KABUL, Afghanistan – A helicopter crash killed three Australian commandos and a U.S. service member before dawn Monday in a rugged area of southern Afghanistan where fighting has raged for days.

Five other international service members, including four Americans, died in separate attacks in the east and south, officials said. The latest deaths brought the number of international service members killed in Afghanistan this month to 62, including 41 Americans.

NATO and Australian officials said there was no evidence that hostile fire was responsible for the crash, although Taliban spokesman Qari Yousef Ahmadi claimed the insurgents shot down the helicopter.

The Australian deaths are likely to increase pressure on the government of Prime Minister Kevin Rudd to withdraw Australian forces from the conflict. The Dutch are pulling out their 1,600 troops in August, and Australia has already ruled out sending more soldiers.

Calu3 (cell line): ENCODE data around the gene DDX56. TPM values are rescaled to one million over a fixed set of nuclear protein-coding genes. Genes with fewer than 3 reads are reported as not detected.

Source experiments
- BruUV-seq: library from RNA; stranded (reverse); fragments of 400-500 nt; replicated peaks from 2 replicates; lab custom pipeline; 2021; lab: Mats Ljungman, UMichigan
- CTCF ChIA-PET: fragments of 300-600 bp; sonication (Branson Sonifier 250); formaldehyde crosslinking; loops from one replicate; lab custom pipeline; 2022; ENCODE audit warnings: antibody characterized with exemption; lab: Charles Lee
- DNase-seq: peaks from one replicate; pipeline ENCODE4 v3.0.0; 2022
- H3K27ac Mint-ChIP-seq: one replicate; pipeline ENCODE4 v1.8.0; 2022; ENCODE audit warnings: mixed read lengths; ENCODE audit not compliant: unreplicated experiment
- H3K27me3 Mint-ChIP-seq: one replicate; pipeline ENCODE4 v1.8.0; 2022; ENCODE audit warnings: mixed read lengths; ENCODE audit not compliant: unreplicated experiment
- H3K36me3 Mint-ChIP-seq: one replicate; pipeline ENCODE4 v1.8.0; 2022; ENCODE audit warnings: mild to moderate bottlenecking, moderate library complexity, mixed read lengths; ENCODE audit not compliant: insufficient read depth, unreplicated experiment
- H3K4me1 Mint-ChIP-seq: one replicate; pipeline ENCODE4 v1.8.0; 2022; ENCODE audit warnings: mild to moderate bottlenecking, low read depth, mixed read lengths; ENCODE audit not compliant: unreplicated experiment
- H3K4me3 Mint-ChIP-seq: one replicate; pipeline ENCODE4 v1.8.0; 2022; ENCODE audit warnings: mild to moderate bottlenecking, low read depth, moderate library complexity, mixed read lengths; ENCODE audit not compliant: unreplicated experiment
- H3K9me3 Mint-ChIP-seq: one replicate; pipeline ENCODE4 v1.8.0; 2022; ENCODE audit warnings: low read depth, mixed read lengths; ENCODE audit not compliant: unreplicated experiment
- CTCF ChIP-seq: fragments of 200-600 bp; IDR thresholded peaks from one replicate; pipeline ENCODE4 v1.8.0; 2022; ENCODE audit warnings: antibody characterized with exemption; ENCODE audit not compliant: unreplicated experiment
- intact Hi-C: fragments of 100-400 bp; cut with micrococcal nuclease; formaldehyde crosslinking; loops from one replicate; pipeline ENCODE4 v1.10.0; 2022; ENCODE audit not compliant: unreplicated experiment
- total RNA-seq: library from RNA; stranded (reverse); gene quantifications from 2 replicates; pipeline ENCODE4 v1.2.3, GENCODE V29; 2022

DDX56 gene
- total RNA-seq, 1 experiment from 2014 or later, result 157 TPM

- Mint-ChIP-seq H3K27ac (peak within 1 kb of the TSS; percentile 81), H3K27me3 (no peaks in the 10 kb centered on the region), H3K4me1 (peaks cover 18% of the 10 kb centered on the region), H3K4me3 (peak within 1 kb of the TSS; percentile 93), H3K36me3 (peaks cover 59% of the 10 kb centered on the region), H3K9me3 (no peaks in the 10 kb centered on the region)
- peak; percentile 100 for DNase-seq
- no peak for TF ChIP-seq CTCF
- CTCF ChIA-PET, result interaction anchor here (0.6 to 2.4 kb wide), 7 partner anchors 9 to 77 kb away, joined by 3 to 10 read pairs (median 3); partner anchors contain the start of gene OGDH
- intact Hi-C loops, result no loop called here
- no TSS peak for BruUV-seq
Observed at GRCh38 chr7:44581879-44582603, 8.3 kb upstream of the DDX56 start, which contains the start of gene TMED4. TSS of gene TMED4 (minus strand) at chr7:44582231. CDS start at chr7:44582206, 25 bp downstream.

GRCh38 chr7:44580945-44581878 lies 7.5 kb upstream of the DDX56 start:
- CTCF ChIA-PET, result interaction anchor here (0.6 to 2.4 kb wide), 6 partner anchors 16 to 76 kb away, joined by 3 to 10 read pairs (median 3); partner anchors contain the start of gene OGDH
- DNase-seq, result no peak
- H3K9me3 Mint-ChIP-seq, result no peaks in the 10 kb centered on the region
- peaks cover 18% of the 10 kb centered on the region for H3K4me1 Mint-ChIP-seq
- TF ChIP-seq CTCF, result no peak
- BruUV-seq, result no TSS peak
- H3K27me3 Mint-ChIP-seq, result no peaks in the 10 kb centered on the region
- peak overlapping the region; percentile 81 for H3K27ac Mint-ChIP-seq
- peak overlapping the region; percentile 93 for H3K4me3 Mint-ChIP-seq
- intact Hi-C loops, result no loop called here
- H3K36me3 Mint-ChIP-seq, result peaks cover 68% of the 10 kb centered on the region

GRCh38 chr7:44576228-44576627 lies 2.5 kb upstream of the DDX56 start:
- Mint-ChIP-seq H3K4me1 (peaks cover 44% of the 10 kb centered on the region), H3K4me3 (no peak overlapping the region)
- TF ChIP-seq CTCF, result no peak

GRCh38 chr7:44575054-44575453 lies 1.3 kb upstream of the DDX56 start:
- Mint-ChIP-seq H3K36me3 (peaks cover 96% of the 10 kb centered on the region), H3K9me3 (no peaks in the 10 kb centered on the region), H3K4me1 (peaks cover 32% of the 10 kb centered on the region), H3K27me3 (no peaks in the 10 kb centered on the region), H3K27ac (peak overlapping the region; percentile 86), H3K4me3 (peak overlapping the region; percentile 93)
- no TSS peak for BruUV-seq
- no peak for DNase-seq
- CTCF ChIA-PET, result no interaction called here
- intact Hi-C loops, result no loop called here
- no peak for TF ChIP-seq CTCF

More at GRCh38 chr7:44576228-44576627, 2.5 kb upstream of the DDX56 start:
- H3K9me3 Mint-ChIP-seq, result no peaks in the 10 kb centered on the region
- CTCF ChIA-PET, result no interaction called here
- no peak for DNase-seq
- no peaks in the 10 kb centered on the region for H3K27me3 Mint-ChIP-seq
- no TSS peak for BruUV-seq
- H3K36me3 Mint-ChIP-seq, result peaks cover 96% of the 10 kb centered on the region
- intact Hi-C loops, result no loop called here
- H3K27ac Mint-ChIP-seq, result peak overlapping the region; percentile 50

“This is a tragic day for Australia and for the Australian defense force,” Rudd said in a statement to Parliament. “We know our mission in Afghanistan is hard, but this mission is critical for our common security.”

Australia’s air force commander, Air Chief Marshal Angus Houston, said seven Australians were injured in the crash, two of them seriously.